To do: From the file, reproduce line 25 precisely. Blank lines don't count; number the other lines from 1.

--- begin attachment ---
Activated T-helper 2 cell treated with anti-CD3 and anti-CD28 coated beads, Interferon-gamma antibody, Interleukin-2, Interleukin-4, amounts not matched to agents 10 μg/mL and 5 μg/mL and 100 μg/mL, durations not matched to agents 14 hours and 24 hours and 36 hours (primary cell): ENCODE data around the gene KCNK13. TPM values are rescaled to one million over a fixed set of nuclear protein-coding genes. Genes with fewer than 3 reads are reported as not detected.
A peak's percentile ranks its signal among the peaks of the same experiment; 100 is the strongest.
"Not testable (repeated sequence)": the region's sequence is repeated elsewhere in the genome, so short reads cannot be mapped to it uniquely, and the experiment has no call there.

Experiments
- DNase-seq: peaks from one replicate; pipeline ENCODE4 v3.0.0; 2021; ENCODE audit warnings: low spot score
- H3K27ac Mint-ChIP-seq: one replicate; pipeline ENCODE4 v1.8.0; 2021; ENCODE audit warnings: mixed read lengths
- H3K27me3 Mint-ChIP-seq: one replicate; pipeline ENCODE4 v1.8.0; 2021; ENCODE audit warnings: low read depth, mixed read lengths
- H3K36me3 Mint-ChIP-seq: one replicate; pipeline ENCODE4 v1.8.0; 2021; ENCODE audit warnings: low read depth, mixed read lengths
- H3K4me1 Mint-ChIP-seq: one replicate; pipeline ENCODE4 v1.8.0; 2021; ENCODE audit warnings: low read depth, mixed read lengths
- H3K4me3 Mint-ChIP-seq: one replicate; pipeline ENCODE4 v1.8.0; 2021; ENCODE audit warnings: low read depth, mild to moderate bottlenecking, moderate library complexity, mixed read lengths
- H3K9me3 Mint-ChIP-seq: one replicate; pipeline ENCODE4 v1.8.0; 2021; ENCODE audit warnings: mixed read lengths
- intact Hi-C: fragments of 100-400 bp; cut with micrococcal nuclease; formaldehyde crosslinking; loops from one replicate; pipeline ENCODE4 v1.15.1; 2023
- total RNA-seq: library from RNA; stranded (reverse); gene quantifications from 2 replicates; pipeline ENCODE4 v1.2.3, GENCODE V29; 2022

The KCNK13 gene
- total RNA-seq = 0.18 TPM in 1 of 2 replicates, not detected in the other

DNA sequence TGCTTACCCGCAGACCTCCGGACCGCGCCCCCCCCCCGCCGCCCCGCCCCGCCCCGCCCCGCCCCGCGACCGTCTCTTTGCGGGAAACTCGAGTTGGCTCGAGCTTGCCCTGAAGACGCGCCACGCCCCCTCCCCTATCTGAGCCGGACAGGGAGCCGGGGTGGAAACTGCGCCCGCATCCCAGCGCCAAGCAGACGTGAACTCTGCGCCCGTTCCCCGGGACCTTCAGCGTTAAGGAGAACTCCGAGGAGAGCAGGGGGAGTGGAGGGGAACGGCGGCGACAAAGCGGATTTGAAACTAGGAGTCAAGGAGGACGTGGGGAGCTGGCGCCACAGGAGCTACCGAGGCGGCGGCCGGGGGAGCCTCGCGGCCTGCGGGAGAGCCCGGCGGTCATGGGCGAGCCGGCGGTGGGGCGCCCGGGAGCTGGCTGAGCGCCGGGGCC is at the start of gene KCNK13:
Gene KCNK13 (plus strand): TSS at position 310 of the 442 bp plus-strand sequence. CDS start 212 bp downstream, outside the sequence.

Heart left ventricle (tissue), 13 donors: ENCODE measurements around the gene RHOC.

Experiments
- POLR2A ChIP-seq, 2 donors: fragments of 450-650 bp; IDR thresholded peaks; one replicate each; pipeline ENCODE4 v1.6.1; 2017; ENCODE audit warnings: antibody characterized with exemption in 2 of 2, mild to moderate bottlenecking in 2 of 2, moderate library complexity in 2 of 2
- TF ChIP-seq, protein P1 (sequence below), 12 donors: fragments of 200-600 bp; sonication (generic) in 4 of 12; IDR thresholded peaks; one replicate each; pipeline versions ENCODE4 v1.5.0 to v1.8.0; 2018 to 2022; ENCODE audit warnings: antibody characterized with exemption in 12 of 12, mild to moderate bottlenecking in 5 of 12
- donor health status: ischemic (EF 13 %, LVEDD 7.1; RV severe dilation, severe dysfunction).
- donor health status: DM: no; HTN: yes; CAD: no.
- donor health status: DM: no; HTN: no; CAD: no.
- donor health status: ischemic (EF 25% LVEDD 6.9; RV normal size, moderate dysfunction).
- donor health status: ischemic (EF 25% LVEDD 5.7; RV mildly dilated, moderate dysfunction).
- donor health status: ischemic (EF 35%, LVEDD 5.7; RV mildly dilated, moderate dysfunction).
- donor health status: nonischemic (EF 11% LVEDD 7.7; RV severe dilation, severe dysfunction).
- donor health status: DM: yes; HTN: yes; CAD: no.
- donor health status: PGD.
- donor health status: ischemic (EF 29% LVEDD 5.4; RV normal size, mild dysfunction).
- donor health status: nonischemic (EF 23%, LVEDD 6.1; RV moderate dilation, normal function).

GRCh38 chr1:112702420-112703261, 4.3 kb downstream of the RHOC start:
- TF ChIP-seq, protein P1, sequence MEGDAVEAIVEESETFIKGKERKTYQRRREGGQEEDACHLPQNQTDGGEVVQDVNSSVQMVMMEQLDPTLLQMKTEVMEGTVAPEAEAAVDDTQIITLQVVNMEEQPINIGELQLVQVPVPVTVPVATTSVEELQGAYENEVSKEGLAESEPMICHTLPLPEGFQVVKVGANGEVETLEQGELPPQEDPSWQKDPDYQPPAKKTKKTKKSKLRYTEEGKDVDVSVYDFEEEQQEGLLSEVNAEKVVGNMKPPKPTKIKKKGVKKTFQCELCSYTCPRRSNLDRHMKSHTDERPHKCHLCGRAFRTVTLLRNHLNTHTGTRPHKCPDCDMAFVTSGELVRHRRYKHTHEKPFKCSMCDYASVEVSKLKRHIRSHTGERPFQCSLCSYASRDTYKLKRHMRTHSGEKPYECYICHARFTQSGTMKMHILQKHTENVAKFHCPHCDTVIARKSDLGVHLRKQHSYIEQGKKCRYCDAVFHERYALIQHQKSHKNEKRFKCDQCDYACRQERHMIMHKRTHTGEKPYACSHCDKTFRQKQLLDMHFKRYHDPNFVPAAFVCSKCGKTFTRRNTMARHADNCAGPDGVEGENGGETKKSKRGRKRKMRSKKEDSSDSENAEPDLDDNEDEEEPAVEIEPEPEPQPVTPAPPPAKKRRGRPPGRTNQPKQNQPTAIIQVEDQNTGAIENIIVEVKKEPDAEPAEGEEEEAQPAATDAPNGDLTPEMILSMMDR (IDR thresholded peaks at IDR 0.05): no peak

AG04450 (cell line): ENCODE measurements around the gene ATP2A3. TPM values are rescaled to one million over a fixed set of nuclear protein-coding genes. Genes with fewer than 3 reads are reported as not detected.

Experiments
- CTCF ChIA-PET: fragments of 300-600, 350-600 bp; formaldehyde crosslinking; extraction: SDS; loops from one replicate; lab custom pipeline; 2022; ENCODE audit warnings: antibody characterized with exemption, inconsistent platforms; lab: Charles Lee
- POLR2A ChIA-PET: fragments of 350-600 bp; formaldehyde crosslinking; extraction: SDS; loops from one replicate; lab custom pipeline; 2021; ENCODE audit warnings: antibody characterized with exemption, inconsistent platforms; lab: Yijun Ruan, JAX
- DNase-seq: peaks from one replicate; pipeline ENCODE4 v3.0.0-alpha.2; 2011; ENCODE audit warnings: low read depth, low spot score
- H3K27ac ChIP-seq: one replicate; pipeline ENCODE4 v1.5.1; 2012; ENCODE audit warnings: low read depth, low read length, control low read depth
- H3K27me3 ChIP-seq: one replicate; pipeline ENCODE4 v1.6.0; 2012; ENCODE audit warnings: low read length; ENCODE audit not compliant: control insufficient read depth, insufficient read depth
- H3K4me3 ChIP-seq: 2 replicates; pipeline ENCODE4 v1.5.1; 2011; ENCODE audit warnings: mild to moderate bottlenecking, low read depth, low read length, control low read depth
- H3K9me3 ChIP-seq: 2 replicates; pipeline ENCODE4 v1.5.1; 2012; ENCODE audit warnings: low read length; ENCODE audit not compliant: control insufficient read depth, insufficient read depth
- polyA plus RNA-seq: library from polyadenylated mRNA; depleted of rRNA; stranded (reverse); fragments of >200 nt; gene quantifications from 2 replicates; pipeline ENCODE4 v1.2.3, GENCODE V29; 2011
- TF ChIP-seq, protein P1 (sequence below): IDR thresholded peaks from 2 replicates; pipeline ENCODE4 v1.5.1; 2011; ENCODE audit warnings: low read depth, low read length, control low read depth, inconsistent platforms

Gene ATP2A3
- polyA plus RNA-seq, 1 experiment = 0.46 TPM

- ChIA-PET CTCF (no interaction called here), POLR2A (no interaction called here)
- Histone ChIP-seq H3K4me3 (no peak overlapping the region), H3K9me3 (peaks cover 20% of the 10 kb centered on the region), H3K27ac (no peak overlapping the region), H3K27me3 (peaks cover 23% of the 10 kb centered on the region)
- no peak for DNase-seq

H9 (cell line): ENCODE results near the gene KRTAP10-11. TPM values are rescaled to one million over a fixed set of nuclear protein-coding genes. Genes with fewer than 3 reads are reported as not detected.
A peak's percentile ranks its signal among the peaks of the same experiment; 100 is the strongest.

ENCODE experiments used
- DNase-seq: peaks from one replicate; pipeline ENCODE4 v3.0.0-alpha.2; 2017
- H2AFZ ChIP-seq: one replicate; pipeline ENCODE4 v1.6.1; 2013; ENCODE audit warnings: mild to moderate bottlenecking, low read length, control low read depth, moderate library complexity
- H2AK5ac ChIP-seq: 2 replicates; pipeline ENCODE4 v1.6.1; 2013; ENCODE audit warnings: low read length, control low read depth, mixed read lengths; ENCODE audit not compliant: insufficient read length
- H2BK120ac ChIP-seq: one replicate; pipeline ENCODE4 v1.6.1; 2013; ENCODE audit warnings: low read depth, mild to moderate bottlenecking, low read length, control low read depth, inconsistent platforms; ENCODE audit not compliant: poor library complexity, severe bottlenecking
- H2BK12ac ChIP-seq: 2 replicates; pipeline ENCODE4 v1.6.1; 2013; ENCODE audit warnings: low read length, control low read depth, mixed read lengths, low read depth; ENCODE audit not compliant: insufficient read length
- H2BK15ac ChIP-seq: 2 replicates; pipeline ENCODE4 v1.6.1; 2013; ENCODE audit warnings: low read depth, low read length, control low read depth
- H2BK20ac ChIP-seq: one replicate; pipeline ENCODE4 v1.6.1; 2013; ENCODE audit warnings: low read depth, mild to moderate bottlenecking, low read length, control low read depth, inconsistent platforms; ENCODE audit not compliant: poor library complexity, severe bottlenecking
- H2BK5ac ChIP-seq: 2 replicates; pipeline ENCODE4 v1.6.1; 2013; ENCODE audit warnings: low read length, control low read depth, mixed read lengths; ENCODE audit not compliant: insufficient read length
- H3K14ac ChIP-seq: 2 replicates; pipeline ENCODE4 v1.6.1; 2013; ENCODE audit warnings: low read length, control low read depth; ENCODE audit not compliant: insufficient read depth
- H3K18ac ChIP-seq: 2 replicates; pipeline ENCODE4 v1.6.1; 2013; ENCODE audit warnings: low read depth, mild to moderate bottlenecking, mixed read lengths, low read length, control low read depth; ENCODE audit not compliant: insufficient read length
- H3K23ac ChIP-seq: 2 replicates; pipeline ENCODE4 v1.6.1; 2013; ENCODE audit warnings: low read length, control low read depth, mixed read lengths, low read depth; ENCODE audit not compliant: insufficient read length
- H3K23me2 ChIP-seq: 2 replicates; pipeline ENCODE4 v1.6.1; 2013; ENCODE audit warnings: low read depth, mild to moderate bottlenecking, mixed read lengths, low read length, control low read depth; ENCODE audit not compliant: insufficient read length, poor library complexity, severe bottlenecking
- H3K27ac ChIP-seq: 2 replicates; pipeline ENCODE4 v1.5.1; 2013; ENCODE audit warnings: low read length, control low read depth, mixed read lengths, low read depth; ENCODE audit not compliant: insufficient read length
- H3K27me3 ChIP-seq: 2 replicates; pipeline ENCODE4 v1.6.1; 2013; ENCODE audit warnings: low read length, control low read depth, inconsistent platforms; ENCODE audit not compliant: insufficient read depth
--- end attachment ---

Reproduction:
- donor health status: ischemic (EF 25% LVEDD 6.9; RV normal size, moderate dysfunction).